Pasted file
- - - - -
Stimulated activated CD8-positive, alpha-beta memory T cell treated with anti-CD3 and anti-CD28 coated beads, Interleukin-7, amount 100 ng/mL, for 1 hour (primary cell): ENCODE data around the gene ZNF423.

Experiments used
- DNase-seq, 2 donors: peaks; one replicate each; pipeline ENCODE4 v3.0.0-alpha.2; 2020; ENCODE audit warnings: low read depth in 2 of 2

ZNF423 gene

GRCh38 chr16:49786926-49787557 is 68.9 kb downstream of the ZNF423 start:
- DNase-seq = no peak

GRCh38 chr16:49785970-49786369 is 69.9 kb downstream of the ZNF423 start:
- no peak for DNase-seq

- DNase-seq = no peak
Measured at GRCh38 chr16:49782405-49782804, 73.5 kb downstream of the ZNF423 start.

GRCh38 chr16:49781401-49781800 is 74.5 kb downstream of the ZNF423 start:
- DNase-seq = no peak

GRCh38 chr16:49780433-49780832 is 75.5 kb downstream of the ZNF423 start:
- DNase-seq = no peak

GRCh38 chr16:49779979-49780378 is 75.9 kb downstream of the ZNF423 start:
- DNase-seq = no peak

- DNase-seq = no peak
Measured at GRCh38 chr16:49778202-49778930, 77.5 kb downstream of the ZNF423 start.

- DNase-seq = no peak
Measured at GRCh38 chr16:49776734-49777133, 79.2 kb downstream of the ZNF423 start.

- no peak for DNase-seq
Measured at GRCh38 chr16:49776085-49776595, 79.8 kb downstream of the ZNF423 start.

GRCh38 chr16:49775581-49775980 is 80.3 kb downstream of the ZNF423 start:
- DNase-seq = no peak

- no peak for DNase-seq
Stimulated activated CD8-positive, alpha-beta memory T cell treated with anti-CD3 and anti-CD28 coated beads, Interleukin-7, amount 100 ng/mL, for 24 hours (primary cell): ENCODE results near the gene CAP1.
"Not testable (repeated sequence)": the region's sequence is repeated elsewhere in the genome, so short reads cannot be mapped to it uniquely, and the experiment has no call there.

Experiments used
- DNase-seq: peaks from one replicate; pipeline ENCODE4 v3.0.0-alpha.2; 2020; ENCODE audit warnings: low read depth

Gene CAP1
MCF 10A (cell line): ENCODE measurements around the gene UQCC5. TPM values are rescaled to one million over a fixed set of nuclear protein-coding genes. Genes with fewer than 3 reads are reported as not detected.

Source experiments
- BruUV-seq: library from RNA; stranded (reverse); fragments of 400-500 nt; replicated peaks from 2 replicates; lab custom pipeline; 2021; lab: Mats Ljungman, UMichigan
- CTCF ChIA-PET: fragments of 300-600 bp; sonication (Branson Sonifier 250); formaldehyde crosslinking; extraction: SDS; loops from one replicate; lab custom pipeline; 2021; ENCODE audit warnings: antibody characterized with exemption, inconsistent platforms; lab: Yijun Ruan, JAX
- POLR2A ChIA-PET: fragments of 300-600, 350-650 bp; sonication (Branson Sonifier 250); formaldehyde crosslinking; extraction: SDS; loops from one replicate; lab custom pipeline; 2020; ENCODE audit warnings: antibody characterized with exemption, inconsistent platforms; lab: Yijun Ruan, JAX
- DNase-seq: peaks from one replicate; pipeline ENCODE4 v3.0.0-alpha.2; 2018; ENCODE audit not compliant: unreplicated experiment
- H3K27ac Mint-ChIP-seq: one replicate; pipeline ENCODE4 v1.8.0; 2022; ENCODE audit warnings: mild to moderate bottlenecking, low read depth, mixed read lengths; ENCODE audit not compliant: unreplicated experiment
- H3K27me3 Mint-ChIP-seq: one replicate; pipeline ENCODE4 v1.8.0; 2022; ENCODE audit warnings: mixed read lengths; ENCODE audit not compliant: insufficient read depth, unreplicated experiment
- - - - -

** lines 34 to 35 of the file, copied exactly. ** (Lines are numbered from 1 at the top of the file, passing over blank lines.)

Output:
- CTCF ChIA-PET: fragments of 300-600 bp; sonication (Branson Sonifier 250); formaldehyde crosslinking; extraction: SDS; loops from one replicate; lab custom pipeline; 2021; ENCODE audit warnings: antibody characterized with exemption, inconsistent platforms; lab: Yijun Ruan, JAX
- POLR2A ChIA-PET: fragments of 300-600, 350-650 bp; sonication (Branson Sonifier 250); formaldehyde crosslinking; extraction: SDS; loops from one replicate; lab custom pipeline; 2020; ENCODE audit warnings: antibody characterized with exemption, inconsistent platforms; lab: Yijun Ruan, JAX